It wasn't the technology -- it was the lack of oversight, the lack of insight, the lack of competent decision-making.

Mike Peterson

And, Brian, I am so with you on the self-fulfilling prophecy aspect. There is a piling-on that isn't simply unoriginal and unseemly but harmful, and, when it is fueled from within, it's a real head-scratcher.

Last weekend, when I was orienting our new reporters, I told them one of the obligations was to read the publication each week, and I asked them, if they were running a restaurant, would they hire a cook who said, "Oh, no, I'd never EAT here!"

I told them that, if they want to work in my kitchen, they need to eat in my restaurant.

But newsrooms now are full of reporters who don't read the paper, and they aren't all 23 years old. And they are hired and supervised by editors who don't dare ask them to please do something so unhip as "read the damn paper" for fear of looking old and square.

Neither Perry White nor Lou Grant ever suffered from that fear.

Brian Fies

(In these discussions I hate to keep drawing on my paltry experience as a newspaper reporter ages ago, but it's all I've got...)

Back in those dark ages, I always took a few minutes at my desk to read our paper pretty much front to back (small paper, didn't take long). The news editor and I were out to lunch once and he mentioned he'd noticed that. I started hemming and hawing, thinking I'd been busted for wasting company time. "No no," he said, "you're the only one who does it. Keep it up."

Mike Peterson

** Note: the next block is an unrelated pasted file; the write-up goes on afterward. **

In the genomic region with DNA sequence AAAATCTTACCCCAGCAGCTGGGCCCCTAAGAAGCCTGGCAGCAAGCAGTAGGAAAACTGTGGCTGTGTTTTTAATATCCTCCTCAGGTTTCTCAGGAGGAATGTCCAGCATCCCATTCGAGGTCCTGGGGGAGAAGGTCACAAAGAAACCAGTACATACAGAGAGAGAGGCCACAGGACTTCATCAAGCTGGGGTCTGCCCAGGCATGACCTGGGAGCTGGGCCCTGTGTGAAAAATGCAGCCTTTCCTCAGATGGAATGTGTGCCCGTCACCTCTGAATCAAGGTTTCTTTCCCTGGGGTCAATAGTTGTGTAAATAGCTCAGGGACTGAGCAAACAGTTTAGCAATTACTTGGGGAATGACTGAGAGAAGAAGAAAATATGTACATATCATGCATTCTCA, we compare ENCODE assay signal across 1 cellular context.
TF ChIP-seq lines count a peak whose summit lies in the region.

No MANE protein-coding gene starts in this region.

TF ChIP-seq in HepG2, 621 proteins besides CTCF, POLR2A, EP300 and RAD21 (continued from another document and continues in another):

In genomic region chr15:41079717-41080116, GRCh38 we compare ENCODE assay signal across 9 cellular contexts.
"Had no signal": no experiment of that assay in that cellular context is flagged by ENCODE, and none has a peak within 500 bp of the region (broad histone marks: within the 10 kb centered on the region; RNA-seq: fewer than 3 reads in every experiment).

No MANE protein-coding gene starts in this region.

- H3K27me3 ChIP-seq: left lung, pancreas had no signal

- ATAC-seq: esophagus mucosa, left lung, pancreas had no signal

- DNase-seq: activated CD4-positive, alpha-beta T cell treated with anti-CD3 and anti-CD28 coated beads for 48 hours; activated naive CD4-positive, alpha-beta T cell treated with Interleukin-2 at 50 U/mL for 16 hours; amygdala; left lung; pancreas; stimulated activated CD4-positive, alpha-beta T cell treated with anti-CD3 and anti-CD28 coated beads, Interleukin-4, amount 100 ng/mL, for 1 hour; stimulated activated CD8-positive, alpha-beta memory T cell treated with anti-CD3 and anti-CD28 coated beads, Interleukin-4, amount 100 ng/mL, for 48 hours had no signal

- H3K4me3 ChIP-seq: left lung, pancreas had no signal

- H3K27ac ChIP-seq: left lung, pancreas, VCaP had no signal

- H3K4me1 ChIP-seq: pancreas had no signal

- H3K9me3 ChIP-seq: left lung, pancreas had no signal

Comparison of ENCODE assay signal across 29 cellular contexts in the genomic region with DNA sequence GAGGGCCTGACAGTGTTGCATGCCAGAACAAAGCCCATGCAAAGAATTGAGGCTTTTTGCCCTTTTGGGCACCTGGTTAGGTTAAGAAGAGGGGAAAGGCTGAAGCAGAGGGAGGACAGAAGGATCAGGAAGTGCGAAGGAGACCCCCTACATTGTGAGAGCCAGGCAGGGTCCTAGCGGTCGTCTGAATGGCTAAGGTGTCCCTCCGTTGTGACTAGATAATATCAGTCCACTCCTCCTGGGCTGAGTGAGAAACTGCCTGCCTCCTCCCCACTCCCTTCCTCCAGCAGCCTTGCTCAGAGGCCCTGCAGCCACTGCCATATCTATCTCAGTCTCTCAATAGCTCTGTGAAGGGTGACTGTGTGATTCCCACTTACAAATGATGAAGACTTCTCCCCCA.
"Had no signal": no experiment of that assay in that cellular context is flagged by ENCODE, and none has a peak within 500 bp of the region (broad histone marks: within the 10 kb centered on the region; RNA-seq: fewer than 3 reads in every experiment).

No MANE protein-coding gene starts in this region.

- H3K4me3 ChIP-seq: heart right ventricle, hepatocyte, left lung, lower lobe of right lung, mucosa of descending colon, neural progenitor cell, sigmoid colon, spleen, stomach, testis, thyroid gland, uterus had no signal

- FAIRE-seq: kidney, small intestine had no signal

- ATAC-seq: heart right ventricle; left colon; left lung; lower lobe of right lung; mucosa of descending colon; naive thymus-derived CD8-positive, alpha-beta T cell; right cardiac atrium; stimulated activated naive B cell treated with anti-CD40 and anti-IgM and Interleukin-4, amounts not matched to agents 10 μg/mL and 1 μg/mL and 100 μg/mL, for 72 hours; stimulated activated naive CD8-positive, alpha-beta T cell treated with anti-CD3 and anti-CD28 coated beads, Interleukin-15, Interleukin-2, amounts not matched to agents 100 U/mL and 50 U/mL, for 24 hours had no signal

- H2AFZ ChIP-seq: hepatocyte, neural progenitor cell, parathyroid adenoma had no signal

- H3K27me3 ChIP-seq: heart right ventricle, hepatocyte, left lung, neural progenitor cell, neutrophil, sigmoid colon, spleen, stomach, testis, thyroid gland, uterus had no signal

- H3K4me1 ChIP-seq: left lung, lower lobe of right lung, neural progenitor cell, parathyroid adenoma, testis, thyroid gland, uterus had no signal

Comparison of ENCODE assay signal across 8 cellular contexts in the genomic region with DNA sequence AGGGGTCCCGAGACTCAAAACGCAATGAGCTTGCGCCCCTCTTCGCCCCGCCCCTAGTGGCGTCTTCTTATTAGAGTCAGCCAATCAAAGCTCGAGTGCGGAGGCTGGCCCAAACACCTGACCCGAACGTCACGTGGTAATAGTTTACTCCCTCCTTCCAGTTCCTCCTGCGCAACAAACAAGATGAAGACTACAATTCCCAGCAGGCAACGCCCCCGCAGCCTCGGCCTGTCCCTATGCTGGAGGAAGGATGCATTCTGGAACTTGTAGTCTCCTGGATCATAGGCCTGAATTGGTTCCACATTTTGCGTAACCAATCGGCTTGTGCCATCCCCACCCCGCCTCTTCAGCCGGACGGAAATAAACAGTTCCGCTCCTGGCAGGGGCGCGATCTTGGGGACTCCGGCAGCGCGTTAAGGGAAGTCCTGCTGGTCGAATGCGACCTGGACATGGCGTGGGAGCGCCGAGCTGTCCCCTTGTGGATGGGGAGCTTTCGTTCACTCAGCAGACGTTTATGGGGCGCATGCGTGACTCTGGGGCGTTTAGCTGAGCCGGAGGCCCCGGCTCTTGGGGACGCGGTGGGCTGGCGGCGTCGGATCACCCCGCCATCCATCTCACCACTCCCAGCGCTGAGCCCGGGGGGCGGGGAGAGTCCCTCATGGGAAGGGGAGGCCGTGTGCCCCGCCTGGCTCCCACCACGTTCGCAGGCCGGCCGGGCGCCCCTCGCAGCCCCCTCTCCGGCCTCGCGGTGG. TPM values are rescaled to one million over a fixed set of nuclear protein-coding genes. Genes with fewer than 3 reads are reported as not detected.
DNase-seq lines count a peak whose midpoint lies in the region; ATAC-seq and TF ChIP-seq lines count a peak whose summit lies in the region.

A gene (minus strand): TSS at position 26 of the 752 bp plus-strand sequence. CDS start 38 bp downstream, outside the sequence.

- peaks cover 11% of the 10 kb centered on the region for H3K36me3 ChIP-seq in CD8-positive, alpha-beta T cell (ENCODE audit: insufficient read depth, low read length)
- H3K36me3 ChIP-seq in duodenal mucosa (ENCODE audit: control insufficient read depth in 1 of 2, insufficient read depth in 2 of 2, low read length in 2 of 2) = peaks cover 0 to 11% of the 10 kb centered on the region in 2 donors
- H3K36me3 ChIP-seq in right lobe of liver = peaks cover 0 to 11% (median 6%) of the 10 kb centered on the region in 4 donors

Well, now you're giving me flashbacks ... I was the main business writer, so I'd start each day going through the WSJ looking for trends that could be localized as well as stories and briefs about local companies. I got busted for it by the city editor -- reading papers instead of working. (Never mind that I was inputting three or four briefs a day, beyond the features thus generated.)

I explained that it was my job to be familiar with what was going on in business, particularly as it related to the local economy, and was told maybe I could do that at home so other reporters wouldn't see me doing it. So, I asked, are you going to have a separate subscription to the Journal sent to my house? And, oh by the way, I'll consider myself on the clock while I read it at home.

This, mind you, was back in the days when the idea of beat reporters who know what it going on in their area was still alive in newsrooms. Today, they're spread too thin. Find an expert. Ask him questions. Publish whatever the hell he tells you. Go on to the next story.

And thus a darkly humorous horror story becomes the default. *sigh*

Mary in Ohio

The "Sun" newspapers are mostly canned stuff and ads, with a few page of local stories (the Medina edition includes Strongsville news, which is a bit like having Pittsburgh and Philly covered by one paper) They "serve" the small communities whose local papers (such as The Wadsworth News-Banner and The Lodi Advertiser have long been run out of business. )They used to throw the Sun in your driveway every Thursday, but so many piled up in the ditches (along with The West Side Leader and The Trading Post) that they sent out cards where you had to enclose $1 to acknowledge you wanted it "delivered" in perpetuity. I didn't, so I no longer get The Sun. Just so you know, the PD is not being partnered with The Times, here.